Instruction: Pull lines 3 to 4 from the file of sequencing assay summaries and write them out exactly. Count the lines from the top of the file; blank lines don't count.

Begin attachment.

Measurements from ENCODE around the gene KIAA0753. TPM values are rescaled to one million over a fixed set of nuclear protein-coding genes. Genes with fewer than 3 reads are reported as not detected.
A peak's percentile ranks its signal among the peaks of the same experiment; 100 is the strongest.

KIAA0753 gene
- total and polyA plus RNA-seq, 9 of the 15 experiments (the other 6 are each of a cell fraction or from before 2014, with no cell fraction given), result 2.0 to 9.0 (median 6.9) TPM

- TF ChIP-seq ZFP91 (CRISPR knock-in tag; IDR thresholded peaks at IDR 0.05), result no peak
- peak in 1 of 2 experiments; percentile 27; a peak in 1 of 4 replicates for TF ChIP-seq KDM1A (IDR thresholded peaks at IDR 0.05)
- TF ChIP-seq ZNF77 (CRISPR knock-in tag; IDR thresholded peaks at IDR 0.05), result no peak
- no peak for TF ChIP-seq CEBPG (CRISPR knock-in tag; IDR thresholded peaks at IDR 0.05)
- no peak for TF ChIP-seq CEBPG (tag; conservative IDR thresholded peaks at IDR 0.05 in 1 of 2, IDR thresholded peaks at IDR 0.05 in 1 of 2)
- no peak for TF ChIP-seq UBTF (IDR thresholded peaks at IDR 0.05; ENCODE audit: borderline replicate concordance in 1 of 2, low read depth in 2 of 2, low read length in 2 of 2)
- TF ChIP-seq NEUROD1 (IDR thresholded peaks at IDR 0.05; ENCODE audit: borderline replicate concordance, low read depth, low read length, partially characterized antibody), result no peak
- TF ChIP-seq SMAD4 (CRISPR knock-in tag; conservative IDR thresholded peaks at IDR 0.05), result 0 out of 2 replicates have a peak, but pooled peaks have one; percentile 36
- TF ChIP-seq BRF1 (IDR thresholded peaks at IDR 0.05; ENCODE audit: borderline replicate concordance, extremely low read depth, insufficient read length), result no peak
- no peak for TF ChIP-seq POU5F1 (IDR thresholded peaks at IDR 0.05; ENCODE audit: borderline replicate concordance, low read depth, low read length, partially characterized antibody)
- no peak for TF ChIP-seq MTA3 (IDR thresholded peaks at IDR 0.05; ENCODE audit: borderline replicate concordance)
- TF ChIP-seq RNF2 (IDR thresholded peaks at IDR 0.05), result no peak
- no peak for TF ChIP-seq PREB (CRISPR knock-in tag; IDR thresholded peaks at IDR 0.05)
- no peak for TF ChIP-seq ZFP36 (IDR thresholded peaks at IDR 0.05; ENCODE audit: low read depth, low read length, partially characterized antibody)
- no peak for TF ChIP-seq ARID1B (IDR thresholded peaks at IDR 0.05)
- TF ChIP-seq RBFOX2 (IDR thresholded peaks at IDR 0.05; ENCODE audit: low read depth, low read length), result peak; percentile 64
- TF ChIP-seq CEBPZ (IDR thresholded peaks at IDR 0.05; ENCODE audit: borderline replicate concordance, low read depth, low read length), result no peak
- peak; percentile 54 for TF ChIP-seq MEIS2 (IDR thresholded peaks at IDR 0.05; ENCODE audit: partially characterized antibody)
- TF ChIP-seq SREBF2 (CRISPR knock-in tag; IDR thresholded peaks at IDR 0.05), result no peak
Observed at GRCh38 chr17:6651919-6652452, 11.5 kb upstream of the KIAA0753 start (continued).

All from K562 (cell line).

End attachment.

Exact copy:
KIAA0753 gene
- total and polyA plus RNA-seq, 9 of the 15 experiments (the other 6 are each of a cell fraction or from before 2014, with no cell fraction given), result 2.0 to 9.0 (median 6.9) TPM